The long impeachment drama is finally over, as the Senate acquitted President Donald Trump of two charges with votes of 52–48 and 53–47, respectively. While the drama has enthralled official Washington and sucked up media coverage, polls consistently showed that most Americans remained disinterested and that the proceedings changed few minds, if any.
To those trying to get real work done in Washington, impeachment has been a distraction. That includes advocates for infrastructure improvements.
During his State of the Union speech, Trump made just one reference to infrastructure, when he said, “We must also rebuild America’s infrastructure. I ask you to pass Sen. John Barrasso’s highway bill to invest in new roads, bridges and tunnels all across our land.”
Rep. Peter DeFazio (D-Ore.), chairman of the important House Transportation and Infrastructure Committee, criticized what he called a “massive missed opportunity” for Trump to address infrastructure in more detail. “[T]hree years into his administration, President Trump has yet to put forth a single new idea that would fix our roads, bridges, ports, airports, water infrastructure, and transit system or show any leadership on how our country funds significant infrastructure investment,” De Fazio said. That’s not completely accurate. Early in his administration, Trump did suggest an infrastructure funding model involving private capital. But the idea was overwhelmingly negatively received by infrastructure advocates in both parties and went nowhere.
For their part, congressional Democrats have recently unveiled a five-year, $760 billion infrastructure plan—but without the key detail of how to pay for it.
Mike Steenhoek, executive director of the Soy Transportation Coalition, chose to put a more positive spin on Trump’s mention of infrastructure. “In the midst of an evening with obvious acrimony expressed on both sides of the political aisle, the call to prioritize the infrastructure needs of the country provided one of the few moments of consensus,” he wrote.
On water infrastructure, Congress has been providing strong, bipartisan support, most recently with its (FY) 2020 Energy and Water Appropriations bill that funds the Corps of Engineers at higher levels than requested by the White House, providing many projects with efficient funding.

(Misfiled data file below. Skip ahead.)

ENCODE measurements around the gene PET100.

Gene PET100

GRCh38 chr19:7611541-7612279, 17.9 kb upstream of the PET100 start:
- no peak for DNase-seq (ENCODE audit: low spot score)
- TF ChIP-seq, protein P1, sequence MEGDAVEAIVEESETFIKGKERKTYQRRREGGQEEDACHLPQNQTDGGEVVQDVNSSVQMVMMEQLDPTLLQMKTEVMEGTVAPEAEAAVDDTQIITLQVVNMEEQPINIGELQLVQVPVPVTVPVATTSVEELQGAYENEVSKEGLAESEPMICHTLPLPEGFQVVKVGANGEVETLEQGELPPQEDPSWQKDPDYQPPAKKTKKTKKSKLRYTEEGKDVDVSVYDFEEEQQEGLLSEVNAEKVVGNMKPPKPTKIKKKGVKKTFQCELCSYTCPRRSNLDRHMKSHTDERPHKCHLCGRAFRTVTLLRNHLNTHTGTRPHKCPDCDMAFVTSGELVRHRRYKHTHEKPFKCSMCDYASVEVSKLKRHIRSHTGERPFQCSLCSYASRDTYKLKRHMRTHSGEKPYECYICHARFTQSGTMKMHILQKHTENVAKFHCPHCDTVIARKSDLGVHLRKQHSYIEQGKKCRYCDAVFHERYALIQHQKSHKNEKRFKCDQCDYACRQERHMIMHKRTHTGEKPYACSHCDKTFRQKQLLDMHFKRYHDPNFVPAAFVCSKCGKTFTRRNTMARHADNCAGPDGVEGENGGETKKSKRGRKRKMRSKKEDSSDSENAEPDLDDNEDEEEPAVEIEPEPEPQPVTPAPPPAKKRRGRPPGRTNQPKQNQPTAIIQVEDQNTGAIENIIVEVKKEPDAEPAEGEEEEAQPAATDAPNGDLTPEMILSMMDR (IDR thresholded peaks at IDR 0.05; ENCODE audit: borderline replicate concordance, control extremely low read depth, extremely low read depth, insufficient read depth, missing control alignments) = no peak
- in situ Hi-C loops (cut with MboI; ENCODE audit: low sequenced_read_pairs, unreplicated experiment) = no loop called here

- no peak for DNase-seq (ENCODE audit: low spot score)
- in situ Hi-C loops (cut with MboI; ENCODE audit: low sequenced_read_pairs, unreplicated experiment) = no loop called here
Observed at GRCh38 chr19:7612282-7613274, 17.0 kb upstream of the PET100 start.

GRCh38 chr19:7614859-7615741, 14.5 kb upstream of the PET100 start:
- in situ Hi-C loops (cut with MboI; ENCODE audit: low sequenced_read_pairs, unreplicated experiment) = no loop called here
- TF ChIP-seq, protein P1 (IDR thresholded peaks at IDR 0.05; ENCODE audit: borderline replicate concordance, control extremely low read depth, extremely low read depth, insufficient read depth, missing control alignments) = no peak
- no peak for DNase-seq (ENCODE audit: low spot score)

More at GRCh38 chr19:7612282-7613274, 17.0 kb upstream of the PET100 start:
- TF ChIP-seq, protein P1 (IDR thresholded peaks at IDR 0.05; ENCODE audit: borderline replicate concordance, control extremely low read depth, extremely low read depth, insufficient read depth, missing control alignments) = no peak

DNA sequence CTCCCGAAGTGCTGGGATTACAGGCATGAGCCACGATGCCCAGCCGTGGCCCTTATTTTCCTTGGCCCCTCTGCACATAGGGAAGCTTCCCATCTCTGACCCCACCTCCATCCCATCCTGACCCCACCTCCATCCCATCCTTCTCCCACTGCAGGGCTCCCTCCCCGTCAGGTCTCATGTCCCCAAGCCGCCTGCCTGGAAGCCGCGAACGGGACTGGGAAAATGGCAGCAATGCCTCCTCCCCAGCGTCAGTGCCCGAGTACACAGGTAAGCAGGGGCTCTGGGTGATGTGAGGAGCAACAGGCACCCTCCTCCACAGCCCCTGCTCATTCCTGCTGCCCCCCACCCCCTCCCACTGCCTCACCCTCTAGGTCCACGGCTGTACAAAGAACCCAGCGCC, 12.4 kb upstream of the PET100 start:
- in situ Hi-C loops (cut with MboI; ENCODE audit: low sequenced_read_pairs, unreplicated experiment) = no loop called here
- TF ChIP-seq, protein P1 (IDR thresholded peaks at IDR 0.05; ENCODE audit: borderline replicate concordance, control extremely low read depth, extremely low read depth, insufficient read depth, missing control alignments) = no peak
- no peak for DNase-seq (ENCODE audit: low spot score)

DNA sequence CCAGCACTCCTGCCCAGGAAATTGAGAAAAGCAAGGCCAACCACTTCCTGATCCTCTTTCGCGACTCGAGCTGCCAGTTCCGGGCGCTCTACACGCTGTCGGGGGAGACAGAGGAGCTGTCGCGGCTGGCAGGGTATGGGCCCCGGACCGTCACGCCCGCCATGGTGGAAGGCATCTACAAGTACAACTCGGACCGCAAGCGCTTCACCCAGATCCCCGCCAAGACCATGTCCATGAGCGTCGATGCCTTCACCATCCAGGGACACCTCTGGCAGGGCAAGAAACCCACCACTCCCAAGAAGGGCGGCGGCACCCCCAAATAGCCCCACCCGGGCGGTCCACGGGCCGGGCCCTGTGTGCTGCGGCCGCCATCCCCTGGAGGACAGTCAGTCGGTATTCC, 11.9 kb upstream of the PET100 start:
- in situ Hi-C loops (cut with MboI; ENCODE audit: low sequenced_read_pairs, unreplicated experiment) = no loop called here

Steenhoek is correct that there are always some politicians in both parties who are anxious to show the American people that positive action can still be taken. With the election campaign season in full swing, candidates have mostly been silent on infrastructure in their competing visions and lists of talking points. That could be a positive sign, though, indicating few partisan conflicts on infrastructure that can be turned into snappy election sound bites.
Mike Toohey, president and CEO of Waterways Council Inc., said, “During the State of the Union address, WCI was pleased that the one bipartisan issue that got all of Congress on their feet in support, with applause, was infrastructure, and for Sen. Barrasso’s bill (which happens to be highway-centric). Looking ahead, we are very optimistic that a Water Resources Development Act (WRDA) 2020 bill will move forward. The Senate (Environment and Public Works Committee) is preparing its bill and the House (Transportation and Infrastructure Committee) has scheduled its last hearing. We are also supportive of the recently released ‘Moving Forward Framework’ House infrastructure initiative that calls for $3 billion in federal investment for the inland waterways and $19 billion for harbor maintenance areas.”
Certainly, passage of a WRDA would provide a boost for both parties and the nation as a whole. We hope all sides see it that way.